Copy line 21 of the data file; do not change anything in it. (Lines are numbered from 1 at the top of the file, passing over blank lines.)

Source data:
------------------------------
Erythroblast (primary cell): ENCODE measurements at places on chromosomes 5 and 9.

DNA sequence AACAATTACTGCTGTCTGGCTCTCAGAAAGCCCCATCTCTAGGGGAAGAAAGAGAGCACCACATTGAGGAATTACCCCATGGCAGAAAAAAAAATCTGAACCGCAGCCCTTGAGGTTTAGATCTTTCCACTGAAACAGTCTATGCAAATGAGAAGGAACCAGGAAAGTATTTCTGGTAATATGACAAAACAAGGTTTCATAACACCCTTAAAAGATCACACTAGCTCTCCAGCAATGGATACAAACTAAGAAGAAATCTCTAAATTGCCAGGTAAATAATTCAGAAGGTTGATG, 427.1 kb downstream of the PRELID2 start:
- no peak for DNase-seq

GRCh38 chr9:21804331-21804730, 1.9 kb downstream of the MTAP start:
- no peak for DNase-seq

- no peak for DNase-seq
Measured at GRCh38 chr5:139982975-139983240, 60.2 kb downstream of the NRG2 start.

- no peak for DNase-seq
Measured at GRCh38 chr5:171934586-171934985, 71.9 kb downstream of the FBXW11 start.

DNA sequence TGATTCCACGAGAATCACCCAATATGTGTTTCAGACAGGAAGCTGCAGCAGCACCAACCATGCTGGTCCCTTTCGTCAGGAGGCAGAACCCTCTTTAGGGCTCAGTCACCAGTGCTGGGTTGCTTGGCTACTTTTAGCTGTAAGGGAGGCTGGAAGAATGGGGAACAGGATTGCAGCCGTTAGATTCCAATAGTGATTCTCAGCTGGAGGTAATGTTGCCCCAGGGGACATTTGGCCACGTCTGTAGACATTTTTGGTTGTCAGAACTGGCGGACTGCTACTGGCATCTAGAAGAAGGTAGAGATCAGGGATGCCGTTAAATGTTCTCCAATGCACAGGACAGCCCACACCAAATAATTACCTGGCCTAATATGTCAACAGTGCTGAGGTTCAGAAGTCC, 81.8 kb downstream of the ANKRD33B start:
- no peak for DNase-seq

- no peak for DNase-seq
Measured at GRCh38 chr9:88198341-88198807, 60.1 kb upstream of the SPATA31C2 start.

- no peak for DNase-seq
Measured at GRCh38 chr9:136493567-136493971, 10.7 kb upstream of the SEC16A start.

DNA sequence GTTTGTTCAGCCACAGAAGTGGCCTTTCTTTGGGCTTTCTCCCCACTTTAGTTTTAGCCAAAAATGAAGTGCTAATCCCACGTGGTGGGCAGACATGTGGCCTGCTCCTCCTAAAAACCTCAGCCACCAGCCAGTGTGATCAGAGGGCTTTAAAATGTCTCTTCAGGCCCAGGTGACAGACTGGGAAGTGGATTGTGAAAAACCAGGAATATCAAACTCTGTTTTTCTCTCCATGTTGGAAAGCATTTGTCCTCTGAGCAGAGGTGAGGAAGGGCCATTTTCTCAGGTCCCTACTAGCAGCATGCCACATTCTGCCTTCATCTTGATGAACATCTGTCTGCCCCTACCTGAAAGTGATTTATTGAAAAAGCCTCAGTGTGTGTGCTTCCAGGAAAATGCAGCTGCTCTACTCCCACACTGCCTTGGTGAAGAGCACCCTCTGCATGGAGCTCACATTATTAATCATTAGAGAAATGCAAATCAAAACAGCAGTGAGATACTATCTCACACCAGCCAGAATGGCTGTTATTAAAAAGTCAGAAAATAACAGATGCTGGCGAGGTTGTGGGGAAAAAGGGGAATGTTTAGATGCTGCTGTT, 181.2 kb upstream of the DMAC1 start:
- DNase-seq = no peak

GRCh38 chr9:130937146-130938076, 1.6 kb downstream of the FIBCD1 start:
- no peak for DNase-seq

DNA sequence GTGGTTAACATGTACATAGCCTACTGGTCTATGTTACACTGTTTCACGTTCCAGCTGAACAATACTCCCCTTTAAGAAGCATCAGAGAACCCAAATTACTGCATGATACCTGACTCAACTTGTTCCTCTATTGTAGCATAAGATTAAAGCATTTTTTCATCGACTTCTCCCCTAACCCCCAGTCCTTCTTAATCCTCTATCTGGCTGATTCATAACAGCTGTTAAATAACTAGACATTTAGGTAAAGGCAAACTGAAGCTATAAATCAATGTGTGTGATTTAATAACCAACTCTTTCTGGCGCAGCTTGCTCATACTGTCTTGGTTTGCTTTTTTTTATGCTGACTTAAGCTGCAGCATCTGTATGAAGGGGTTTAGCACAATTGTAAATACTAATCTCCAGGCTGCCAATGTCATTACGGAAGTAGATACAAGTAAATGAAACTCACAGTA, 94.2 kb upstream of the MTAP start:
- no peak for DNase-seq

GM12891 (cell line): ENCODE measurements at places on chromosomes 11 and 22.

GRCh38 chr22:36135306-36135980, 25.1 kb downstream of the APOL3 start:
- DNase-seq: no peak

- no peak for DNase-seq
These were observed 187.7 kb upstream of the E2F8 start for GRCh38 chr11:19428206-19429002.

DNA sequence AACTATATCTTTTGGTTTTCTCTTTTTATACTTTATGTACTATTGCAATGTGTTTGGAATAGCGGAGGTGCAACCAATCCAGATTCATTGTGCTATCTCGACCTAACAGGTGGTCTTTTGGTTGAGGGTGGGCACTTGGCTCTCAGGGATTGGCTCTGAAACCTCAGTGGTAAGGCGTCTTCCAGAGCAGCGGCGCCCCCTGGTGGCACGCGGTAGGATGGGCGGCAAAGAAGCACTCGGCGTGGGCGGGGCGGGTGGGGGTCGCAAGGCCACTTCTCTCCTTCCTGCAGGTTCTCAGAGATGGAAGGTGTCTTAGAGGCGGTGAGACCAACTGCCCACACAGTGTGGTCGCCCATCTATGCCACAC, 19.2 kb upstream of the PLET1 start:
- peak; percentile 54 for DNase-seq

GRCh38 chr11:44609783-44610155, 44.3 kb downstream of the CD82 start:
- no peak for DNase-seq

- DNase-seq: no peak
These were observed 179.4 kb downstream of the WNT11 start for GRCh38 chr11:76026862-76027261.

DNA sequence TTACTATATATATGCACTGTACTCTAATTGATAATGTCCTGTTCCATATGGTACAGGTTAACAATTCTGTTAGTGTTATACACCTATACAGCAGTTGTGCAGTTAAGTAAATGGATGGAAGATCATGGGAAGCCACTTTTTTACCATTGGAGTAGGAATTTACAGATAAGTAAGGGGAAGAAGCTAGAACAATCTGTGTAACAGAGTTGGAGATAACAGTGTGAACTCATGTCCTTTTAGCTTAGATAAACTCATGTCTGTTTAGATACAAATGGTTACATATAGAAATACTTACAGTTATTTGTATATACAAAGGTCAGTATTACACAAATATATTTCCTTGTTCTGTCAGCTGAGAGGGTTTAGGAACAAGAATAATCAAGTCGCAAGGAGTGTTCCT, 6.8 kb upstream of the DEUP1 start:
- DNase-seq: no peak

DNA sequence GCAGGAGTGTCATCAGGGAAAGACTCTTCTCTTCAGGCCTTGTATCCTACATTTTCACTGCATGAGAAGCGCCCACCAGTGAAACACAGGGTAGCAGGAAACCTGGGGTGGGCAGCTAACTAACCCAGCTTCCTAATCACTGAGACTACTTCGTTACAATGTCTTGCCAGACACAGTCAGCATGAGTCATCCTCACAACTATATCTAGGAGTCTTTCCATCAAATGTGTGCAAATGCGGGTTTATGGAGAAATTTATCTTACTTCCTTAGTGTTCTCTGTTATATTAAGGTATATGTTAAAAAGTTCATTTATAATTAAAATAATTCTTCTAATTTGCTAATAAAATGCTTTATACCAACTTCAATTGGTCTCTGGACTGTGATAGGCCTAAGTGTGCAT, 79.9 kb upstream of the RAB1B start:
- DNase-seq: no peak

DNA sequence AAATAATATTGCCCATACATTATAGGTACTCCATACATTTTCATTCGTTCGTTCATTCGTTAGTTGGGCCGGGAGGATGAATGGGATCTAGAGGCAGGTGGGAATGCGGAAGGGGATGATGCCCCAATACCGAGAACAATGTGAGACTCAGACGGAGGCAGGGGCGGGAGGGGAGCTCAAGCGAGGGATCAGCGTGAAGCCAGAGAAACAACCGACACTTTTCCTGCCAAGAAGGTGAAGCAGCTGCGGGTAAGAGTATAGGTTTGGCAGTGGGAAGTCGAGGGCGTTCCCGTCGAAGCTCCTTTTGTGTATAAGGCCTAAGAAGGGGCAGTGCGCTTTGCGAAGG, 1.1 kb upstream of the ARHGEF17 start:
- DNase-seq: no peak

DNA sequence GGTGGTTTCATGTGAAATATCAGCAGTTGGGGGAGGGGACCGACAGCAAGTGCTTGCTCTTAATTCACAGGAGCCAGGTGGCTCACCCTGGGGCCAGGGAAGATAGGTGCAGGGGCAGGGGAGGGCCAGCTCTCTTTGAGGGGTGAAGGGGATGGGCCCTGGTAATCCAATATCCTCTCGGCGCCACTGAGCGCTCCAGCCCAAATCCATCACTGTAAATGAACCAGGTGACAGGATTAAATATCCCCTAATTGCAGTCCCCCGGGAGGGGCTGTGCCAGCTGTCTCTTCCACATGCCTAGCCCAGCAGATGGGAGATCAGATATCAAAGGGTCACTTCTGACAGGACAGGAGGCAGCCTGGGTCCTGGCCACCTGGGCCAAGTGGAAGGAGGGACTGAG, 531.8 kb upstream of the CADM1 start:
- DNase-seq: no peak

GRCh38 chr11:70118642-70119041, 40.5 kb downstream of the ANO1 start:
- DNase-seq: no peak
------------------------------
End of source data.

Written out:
- no peak for DNase-seq